GRADE 4 (Thorough and articulate.)

(Edited by Dr. Joe - original submission Saturday, 23 June 2012, 02:21 PM)

Picture of Eileen Rettig
Re: Part Two of the Course, First Assignment, Question 1
by Eileen Rettig - Monday, 16 July 2012, 1:40 PM
Many cultures have rituals to mark transitions in life, the changes in our lives. Some very primitive cultures have special ceremonies for deciding where to build a dwelling, or a place to worship. Rituals can celebrate the birth of a child or assist in comforting the family of a deceased person. These rituals are not the only things that people can utilize in an effort to connect with the sacred. On page 4 of Doors to the Sacred Martos broadly defines “sacrament as a sign or symbol of something which is sacred and mysterious.” People can also use events and objects to link with sacred realities.

Section 774 of the Catechism of the Catholic Church (CCC) defines sacramentum as emphasizing “the visible sign of the hidden reality of salvation.” It goes on to state in the same section “the seven sacraments are the signs and instruments by which the Holy Spirit spreads the grace of Christ the head throughout the Church which is his Body.” The particular definition of sacraments that is found in the CCC fits into Martos’ broader definition. Section 1084 goes on to define the sacraments of the Church as “perceptible signs (words and actions) accessible to our human nature…they make present efficaciously the grace they signify.”

Similar to the mathematical concept of sets, the seven sacraments of the Catholic Church can be considered a subset of sacraments as defined by chapter one of Doors to the Sacred. The Catechism uses lofty terms to describe source and effects of these rituals but in many respects they are similar to rituals common to many cultures. Like the aboriginal inhabitants of Australia that Eliade describes in The Sacred and the Profane (pg. 32-34) who actually die when they have lost their connection to the other world, if a ritual does not afford that connection it becomes hollow. When a person is properly disposed these rituals can provide a view into the sacred. The Catholic Church has over the centuries attempted to gift its members with meaningful ceremonies to maintain their connections with that world we cannot see but are aware of through that longing humanity seems to have to find something more in life.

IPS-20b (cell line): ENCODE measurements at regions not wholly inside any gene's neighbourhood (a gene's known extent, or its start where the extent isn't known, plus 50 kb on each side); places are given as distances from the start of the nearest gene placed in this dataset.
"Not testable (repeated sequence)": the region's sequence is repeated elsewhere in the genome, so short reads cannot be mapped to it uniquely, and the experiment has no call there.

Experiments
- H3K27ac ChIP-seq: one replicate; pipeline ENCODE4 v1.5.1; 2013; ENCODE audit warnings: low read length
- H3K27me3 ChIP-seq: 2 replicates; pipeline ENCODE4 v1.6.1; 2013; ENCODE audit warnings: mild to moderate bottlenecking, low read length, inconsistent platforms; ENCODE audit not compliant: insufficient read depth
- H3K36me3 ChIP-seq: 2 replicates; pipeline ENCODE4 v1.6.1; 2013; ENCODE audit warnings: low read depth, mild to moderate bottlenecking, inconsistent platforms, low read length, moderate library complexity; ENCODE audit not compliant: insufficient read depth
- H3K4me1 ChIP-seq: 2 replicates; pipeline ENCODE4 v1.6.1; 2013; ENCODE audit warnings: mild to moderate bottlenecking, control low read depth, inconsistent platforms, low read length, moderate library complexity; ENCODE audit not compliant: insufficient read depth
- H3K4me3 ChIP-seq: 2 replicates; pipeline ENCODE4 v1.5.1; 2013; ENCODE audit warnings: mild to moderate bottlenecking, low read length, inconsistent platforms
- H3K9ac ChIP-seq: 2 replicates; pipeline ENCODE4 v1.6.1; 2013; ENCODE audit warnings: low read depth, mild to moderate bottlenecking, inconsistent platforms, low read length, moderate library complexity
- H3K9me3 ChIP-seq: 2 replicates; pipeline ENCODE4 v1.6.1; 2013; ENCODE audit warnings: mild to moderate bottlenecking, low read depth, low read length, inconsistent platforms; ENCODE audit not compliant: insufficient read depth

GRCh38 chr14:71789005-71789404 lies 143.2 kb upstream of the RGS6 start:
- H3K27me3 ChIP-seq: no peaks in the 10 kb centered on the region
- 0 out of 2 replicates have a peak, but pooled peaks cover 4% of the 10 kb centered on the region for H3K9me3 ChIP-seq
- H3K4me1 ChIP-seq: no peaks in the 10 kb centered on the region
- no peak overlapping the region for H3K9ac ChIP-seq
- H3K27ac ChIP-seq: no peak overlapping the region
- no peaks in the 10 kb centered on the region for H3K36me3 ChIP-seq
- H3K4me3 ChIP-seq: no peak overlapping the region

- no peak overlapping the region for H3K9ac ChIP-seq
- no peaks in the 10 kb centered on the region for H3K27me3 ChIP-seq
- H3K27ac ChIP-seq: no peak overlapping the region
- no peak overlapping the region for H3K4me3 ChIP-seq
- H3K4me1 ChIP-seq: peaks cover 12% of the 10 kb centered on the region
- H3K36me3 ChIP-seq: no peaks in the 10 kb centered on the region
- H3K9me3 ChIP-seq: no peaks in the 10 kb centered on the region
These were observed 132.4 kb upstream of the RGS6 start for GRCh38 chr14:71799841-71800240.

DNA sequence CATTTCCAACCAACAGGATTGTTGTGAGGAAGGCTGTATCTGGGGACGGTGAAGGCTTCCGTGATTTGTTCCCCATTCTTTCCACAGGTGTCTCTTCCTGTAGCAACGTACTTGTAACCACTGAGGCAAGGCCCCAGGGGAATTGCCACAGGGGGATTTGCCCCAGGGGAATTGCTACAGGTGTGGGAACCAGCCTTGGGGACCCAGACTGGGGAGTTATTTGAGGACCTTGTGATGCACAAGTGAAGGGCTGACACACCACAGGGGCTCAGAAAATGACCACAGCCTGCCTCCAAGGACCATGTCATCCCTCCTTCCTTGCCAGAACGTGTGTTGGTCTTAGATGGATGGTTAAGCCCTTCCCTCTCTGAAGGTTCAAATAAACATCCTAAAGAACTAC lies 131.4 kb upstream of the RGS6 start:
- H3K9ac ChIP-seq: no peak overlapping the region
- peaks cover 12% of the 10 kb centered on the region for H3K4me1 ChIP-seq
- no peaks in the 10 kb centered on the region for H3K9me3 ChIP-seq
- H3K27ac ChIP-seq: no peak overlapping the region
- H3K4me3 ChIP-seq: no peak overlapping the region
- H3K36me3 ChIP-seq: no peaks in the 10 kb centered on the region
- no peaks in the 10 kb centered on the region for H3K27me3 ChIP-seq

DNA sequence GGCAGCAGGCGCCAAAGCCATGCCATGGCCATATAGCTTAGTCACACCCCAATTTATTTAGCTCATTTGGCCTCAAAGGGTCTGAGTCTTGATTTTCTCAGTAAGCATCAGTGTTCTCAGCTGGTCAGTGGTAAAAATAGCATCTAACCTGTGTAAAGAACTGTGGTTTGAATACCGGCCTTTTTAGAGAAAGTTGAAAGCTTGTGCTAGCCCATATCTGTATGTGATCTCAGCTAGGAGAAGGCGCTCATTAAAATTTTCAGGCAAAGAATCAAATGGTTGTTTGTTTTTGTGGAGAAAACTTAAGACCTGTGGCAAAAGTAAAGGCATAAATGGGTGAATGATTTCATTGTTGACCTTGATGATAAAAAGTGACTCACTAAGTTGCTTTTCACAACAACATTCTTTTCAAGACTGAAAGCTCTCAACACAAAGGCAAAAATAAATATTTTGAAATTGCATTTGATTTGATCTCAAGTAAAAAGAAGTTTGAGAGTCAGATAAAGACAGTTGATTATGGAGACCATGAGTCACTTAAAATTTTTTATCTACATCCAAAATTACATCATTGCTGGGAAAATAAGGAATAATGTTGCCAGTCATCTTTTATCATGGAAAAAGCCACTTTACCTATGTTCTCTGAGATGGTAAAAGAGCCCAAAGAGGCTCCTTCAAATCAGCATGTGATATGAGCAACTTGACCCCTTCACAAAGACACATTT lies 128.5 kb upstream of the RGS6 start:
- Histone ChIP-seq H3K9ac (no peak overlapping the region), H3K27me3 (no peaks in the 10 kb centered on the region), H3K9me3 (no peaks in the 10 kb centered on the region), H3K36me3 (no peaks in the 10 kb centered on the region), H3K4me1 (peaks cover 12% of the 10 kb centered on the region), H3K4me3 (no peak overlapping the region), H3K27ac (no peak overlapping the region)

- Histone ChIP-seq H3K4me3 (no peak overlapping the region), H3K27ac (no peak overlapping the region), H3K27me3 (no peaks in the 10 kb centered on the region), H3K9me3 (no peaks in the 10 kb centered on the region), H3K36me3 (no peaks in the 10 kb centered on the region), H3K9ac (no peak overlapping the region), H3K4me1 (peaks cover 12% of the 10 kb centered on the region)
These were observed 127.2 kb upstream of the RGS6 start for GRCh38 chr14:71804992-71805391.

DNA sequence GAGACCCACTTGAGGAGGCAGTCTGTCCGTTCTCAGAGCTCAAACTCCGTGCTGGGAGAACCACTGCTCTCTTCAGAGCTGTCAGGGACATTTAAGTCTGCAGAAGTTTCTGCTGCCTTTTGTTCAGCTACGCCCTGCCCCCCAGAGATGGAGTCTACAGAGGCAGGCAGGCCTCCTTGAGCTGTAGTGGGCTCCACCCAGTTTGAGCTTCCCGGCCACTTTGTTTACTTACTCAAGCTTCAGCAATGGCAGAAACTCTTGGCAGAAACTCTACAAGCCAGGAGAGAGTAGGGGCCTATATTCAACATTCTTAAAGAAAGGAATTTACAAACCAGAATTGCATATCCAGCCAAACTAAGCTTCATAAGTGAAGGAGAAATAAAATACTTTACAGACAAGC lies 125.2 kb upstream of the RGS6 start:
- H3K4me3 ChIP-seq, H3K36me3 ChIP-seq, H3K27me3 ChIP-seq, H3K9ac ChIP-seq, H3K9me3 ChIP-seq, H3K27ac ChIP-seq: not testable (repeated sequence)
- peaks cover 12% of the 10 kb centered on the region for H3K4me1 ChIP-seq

During a class on the Sacraments of the Catholic Church that I took as part of the lay ministry program for the Archdiocese of Mobile we developed a type of shorthand for the difference between definitions. Sacraments with a capital S meant the seven sacraments of the Catholic Church, lower case S meant something that fit the broader definition. This was not intended to diminish the idea that an event, ritual or object not designated as Sacrament by the church did not give an insight into sacred reality but rather to highlight the fact that other places, events or objects can bring someone closer to the sacred. We would classify seemingly mundane items like a wedding ring, the symbol of our vows of fidelity to another, as a sacrament. The sense of unity brought about by a small group in prayer together can be sacrament, as can a joyful gathering of a family that is celebrating an important event like a wedding, an anniversary, a graduation or other occurrence.

GRADE 4 (Insightful and creative.)

(Edited by Dr. Joe - original submission Thursday, 28 June 2012, 12:05 PM)

Picture of Marvin Fitchett
Re: Part Two of the Course, First Assignment, Question 1
by Marvin Fitchett - Monday, 16 July 2012, 1:42 PM